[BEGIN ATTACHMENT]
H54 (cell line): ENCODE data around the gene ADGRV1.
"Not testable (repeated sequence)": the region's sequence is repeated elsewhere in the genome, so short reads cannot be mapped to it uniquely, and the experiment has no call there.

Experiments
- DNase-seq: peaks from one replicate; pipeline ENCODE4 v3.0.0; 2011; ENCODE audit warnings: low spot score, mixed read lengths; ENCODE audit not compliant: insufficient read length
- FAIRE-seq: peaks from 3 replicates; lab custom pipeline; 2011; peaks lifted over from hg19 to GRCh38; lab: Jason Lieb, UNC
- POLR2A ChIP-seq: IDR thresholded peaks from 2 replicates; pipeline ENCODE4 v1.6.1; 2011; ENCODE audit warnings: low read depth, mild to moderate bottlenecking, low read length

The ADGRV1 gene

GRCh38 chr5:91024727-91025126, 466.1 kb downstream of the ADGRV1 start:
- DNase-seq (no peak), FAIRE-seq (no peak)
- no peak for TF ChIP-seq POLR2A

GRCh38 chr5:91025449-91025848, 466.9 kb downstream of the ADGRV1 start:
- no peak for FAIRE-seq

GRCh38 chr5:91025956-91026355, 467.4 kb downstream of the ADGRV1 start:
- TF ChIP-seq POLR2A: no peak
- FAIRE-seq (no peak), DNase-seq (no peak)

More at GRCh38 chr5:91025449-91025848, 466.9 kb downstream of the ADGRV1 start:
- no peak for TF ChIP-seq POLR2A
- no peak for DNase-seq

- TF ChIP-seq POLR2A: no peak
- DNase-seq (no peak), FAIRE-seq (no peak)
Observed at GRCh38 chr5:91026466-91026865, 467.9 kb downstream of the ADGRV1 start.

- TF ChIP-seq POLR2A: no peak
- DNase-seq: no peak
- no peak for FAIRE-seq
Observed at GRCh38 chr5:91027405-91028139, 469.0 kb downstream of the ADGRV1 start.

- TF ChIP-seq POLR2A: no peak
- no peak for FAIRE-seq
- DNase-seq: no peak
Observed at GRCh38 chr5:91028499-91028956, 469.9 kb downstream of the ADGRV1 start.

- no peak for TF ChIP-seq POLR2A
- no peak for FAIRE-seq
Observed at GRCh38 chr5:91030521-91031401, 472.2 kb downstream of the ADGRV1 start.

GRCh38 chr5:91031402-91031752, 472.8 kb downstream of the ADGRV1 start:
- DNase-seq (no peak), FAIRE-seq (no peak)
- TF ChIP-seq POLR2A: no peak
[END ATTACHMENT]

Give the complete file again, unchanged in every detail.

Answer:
H54 (cell line): ENCODE data around the gene ADGRV1.
"Not testable (repeated sequence)": the region's sequence is repeated elsewhere in the genome, so short reads cannot be mapped to it uniquely, and the experiment has no call there.

Experiments
- DNase-seq: peaks from one replicate; pipeline ENCODE4 v3.0.0; 2011; ENCODE audit warnings: low spot score, mixed read lengths; ENCODE audit not compliant: insufficient read length
- FAIRE-seq: peaks from 3 replicates; lab custom pipeline; 2011; peaks lifted over from hg19 to GRCh38; lab: Jason Lieb, UNC
- POLR2A ChIP-seq: IDR thresholded peaks from 2 replicates; pipeline ENCODE4 v1.6.1; 2011; ENCODE audit warnings: low read depth, mild to moderate bottlenecking, low read length

The ADGRV1 gene

GRCh38 chr5:91024727-91025126, 466.1 kb downstream of the ADGRV1 start:
- DNase-seq (no peak), FAIRE-seq (no peak)
- no peak for TF ChIP-seq POLR2A

GRCh38 chr5:91025449-91025848, 466.9 kb downstream of the ADGRV1 start:
- no peak for FAIRE-seq

GRCh38 chr5:91025956-91026355, 467.4 kb downstream of the ADGRV1 start:
- TF ChIP-seq POLR2A: no peak
- FAIRE-seq (no peak), DNase-seq (no peak)

More at GRCh38 chr5:91025449-91025848, 466.9 kb downstream of the ADGRV1 start:
- no peak for TF ChIP-seq POLR2A
- no peak for DNase-seq

- TF ChIP-seq POLR2A: no peak
- DNase-seq (no peak), FAIRE-seq (no peak)
Observed at GRCh38 chr5:91026466-91026865, 467.9 kb downstream of the ADGRV1 start.

- TF ChIP-seq POLR2A: no peak
- DNase-seq: no peak
- no peak for FAIRE-seq
Observed at GRCh38 chr5:91027405-91028139, 469.0 kb downstream of the ADGRV1 start.

- TF ChIP-seq POLR2A: no peak
- no peak for FAIRE-seq
- DNase-seq: no peak
Observed at GRCh38 chr5:91028499-91028956, 469.9 kb downstream of the ADGRV1 start.

- no peak for TF ChIP-seq POLR2A
- no peak for FAIRE-seq
Observed at GRCh38 chr5:91030521-91031401, 472.2 kb downstream of the ADGRV1 start.

GRCh38 chr5:91031402-91031752, 472.8 kb downstream of the ADGRV1 start:
- DNase-seq (no peak), FAIRE-seq (no peak)
- TF ChIP-seq POLR2A: no peak